The aspirations of an IT manager shouldn't end with the CIO title. In fact, the role of the CIO should simply be a stepping stone on the road to becoming the CEO, according to the Egidio Zarella, Asia-Pacific partner of KPMG's information risk management group.
He said IT executives need greater ambition and need to have their eye on the ultimate prize.
Zarella, who will be delivering a keynote speech at the South East Asian Regional Computer Confederation (SEARRC 05) conference in Sydney today, said the boardroom is still not taking IT seriously.
He said a smart CIO will use issues like regulatory compliance to get into the boardroom and to take some of the shine off the CFO.
"The CIO should use Sarbanes-Oxley or audits to their advantage because the CFO has been doing it for years," Zarella said, adding that he doesn't understand why IT executives hesitate when it comes to having influence.
"CIOs have influence over the most important company asset, information, so they should be the chief influencing officer.
"The problem is there is still a disconnect at the top and CIOs aren't making it clear how much they are needed."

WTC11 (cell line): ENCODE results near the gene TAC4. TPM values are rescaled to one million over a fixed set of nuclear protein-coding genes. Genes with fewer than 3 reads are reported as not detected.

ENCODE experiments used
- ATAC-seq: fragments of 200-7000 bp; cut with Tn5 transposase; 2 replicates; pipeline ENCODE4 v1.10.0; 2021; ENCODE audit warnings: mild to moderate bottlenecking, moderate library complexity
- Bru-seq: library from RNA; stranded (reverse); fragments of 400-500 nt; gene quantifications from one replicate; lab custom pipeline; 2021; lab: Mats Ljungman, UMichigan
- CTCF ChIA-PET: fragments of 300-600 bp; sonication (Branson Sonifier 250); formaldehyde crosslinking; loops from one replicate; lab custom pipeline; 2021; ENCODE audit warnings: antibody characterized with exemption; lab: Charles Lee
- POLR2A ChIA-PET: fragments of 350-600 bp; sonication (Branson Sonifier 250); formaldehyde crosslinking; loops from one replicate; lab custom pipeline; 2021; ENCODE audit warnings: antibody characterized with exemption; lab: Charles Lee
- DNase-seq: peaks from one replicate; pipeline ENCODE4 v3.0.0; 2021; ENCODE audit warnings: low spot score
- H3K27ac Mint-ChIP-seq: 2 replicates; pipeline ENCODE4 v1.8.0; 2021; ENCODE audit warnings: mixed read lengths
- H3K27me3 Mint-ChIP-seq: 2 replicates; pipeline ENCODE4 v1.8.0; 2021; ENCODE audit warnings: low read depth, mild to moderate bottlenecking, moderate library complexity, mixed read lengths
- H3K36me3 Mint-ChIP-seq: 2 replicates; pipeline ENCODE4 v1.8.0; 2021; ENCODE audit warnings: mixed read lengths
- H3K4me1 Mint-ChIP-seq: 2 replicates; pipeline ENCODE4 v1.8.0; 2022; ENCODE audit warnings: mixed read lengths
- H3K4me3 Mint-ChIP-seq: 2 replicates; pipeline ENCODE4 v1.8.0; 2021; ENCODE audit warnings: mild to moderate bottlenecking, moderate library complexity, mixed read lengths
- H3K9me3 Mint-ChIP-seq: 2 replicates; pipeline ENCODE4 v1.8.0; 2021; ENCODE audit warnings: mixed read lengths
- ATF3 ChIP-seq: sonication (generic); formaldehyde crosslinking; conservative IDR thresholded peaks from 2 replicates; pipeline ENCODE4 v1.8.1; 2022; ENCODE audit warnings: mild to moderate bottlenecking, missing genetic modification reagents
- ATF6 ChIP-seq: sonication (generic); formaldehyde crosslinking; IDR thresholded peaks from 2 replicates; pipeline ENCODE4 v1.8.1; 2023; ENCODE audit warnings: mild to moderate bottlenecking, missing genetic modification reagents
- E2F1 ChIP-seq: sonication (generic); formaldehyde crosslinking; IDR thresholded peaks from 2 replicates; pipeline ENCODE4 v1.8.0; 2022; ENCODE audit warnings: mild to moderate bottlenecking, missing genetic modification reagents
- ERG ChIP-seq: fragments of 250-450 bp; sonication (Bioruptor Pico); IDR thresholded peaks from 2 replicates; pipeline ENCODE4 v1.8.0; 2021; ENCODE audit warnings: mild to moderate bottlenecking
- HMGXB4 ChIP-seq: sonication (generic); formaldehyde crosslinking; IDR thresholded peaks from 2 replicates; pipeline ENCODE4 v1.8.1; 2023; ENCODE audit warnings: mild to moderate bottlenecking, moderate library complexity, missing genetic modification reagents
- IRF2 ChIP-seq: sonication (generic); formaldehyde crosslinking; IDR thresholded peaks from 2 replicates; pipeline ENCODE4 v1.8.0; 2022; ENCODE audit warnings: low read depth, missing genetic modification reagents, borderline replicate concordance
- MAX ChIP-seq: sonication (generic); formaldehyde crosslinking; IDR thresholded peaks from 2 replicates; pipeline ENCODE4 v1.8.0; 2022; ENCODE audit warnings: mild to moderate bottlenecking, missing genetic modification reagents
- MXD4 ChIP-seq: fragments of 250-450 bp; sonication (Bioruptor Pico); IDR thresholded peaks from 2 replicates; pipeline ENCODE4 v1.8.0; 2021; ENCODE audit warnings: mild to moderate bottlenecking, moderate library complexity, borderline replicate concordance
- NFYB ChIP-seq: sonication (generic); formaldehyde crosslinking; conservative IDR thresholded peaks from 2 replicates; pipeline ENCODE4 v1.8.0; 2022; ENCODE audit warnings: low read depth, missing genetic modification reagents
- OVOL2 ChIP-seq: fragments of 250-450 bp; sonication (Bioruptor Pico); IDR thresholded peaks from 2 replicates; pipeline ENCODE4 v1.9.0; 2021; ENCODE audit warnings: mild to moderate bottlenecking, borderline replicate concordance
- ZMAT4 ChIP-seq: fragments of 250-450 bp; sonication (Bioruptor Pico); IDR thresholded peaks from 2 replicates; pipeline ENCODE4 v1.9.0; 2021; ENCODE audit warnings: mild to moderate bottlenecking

Zarella pointed to a survey he undertook this year into Sarbanes-Oxley which found 50 percent of control issues are related to IT.
"But what is the IT manager or CIO doing to make sure their message gets across?" he asked.
Zarella believes there is still gap between IT and business and the problem is getting worse.
"This is why so many IT shops are losing the war against outsourcing," he said.
"If CIOs are so important, why are they still reporting to a fellow C-level staffer?
"IT managers and CIOs need the ambition to be the CEO - the role of CIO is not an endstone but a stepping stone."
Consultant and author of Hiring the Best Knowledge Workers, Johanna Rothman, says the best performers are those who aren't afraid to change roles and are committed to planning their career at every stage of the game.
IDG is the official organizer and media sponsor of the SEARCC 05 conference.